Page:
Mary Shelley, Tricycle Theatre

Thursday 14th June 2012

Mary Shelley. Photo: Robert Day
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Mary Shelley and all her works have dogged the footsteps of contemporary theatre — in a way that’s a bit reminiscent of her most famous creation. Last year, there was Frankenstein at the National Theatre and this year a revival of Howard Brenton’s Bloody Poetry (about the Shelley/Byron ménage) on the fringe. Now, following the success of their Brontë, Shared Experience theatre company are back in London with a new Mrs Shelley docudrama.

The good news is that Mary’s story is a perpetually interesting one. Born in 1797, she was the daughter of the radical philosopher William Godwin and Mary Wollstonecraft, the feminist. After her mother died when Mary was 11 days old, her father brought her and her half-sister Fanny up by himself. When she was four, Godwin married Mary Jane Clairmont, a neighbour. When she was 16, she eloped with the poet Percy Bysshe Shelley along with Clairmont’s daughter, Jane. Aged 19, she wrote Frankenstein. In that year, 1816, Mary spent a summer in Geneva with Shelley, Lord Byron and her step-sister Jane (aka Claire). It was an attempt to live differently, outside of social and sexual conventions, but this experiment in radical ways of relating to one other had enormous psychological costs. Shelley’s first wife Harriet committed suicide, and so did Fanny. Most of the children the women bore didn’t survive.

This version, written by Helen Edmundson and directed by Polly Teale, looks closely at Mary’s early years. The play begins with the domestic life of the Godwins. As William Godwin struggles to make a living through writing, his wife holds things together, with sporadic help from their teenage daughters, Mary, Jane and Fanny. When the 21-year-old romantic poet Shelley calls on his hero Godwin — who has penned books on radical politics — the young girls all fall in love with him. In this hormonal hothouse, it is Mary who is chosen and, against the wishes of her father, the couple elope, taking Jane with them. In the second half, we gallop around Europe with the three youngsters, watch the women as they get pregnant and struggle to survive on little money, and see how Godwin’s family is almost suffocated by debt. Slowly, the fraught conflicts between the family and the runaways are reconciled, although not before things get very messy. This is partly because Edmundson’s text is awkward, plodding and long-winded, and partly because the play attempts to cover too much ground.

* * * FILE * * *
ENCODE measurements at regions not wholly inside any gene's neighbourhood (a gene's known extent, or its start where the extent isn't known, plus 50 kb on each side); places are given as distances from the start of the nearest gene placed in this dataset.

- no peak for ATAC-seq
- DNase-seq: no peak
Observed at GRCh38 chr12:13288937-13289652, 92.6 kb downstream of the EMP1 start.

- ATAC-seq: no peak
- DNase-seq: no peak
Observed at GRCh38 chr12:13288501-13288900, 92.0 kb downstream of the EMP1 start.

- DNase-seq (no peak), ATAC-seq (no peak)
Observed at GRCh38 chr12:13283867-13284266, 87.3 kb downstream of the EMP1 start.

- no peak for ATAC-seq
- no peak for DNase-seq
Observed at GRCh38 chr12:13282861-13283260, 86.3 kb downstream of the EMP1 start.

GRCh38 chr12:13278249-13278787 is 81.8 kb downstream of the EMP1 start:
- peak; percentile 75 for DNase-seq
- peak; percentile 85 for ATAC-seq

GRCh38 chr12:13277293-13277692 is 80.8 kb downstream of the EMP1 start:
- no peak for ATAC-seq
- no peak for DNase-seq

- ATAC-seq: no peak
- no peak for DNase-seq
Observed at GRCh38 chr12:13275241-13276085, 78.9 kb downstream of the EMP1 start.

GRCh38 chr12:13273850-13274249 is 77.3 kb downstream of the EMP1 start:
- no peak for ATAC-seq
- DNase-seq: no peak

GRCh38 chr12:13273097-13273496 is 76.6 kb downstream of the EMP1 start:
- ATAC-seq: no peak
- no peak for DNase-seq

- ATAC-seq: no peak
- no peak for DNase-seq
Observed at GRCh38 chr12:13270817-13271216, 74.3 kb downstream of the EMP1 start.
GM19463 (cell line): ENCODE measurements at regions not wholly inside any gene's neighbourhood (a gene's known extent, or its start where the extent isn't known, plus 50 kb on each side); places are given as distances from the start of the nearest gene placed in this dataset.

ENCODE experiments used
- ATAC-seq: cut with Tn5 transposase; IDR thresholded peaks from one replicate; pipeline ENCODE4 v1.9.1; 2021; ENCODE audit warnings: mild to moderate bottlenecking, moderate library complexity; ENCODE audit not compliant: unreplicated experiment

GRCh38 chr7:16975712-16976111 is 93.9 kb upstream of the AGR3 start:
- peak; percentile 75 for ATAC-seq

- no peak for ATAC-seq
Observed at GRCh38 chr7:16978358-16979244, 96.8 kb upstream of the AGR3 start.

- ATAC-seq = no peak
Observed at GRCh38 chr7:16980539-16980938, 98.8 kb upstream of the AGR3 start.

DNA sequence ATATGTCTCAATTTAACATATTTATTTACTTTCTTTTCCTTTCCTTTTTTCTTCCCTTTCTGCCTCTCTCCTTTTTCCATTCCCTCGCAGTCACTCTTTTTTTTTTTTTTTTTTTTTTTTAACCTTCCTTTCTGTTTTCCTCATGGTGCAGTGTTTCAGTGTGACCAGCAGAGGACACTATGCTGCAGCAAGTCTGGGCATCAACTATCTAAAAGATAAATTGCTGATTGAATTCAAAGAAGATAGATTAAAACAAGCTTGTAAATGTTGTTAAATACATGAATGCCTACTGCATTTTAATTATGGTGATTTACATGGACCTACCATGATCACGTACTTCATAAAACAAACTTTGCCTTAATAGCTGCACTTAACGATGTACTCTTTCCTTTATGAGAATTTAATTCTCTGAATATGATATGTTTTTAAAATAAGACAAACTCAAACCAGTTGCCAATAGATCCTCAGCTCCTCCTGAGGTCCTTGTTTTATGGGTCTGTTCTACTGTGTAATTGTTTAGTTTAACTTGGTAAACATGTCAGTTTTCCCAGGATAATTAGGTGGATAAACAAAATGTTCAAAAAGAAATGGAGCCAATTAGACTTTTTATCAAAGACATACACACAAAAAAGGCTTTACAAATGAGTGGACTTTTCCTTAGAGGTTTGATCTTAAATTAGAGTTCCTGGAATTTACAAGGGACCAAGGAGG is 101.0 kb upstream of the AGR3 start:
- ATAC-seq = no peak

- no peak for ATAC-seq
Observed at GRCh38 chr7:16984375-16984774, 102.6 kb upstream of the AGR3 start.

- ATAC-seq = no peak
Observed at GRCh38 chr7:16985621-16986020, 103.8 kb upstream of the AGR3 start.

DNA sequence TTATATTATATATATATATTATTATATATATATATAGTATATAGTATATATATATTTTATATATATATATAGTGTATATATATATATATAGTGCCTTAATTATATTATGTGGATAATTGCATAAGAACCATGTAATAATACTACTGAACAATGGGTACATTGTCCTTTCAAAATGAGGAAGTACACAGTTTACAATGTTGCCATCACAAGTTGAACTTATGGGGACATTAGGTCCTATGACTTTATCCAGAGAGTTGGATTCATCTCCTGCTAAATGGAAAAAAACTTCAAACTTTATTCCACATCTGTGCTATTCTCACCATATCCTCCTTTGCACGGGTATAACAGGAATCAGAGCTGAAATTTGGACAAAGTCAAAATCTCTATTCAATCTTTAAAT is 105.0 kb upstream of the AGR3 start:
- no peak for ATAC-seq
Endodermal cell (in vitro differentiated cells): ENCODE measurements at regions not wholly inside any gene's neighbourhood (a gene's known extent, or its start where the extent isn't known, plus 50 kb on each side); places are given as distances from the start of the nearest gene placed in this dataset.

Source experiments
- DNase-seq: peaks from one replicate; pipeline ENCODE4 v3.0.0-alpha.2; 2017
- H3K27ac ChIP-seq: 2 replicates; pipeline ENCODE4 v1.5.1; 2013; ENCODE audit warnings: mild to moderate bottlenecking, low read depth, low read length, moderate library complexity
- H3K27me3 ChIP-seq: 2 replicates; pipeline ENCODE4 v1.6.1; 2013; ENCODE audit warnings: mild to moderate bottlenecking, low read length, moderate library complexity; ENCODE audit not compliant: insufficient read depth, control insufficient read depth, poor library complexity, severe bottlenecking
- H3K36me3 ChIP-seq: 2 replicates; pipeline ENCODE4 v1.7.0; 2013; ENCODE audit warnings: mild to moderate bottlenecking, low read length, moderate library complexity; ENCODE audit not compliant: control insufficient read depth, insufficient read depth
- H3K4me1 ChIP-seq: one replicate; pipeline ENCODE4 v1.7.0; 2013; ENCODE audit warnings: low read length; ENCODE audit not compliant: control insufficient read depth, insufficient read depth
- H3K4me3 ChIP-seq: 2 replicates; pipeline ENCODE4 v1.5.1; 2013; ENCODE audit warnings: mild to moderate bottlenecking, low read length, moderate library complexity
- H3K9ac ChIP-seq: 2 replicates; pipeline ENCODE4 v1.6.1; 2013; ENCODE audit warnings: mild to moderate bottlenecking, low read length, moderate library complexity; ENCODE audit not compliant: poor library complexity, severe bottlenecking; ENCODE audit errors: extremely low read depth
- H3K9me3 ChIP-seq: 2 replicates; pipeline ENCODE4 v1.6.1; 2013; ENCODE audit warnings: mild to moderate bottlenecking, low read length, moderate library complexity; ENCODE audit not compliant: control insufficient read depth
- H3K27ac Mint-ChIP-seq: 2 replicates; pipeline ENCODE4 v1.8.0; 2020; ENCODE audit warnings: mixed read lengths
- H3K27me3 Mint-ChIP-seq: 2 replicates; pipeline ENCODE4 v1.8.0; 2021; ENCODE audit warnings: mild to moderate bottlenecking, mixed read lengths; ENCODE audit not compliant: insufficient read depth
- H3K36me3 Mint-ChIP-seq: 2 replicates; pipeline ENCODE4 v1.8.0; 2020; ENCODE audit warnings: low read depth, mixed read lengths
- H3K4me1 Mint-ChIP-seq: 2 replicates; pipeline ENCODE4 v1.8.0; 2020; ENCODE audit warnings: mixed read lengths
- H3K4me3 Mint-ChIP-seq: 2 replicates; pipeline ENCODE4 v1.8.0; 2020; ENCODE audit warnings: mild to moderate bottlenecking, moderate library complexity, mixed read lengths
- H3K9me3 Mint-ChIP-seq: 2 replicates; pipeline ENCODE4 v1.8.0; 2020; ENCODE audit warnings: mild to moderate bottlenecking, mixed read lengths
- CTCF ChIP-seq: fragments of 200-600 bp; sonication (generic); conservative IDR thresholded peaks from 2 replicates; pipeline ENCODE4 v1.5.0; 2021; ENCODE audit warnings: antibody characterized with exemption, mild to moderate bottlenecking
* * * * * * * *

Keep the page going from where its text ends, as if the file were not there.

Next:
Still, the characterisation is sound: the strong-minded but impractical Godwin, his talkative and spiky wife, and the contrasting daughters — truth-telling, passionate Mary; anxious, timid Fanny and the highly strung, histrionic Jane. In the best scenes, the passions flow, hearts beat faster, and voices are raised in anger, or anguish. On Naomi Dawson’s literary set, a claustrophobic room with a long table and bookshelves, you’d expect the play to make connections between Mary’s life and her masterpiece, Frankenstein. But, oddly enough for a company that specialises in showing the workings of the inner mind, there is very little of that. Although the play opens with a vivid image of Mary’s mother drowning, and there are glimpses of Mary breathing life into a dead baby, that’s about all there is. Is Doctor Frankenstein a cipher for Godwin, or is Dad a monster? Is Shelley a father figure? Who knows? Worse, by the end of this long evening, I no longer cared.

Still, the cast is good. Kristin Atherton is a vivacious and glowing Mary, Flora Nicholson a prim Fanny and Shannon Tarbet a shrill Jane. William Chubb is steady as the high-minded Godwin and Sadie Shimmin is satisfyingly frantic as his wife; only Ben Lamb is disappointingly uncharismatic as Shelley. So despite the elemental atmosphere of the play, with its depiction of the forces of nature, and the inherent interest of the material, the connections between life and art are never convincing enough to repay our investment in the characters.

This review first appeared on The Arts Desk 

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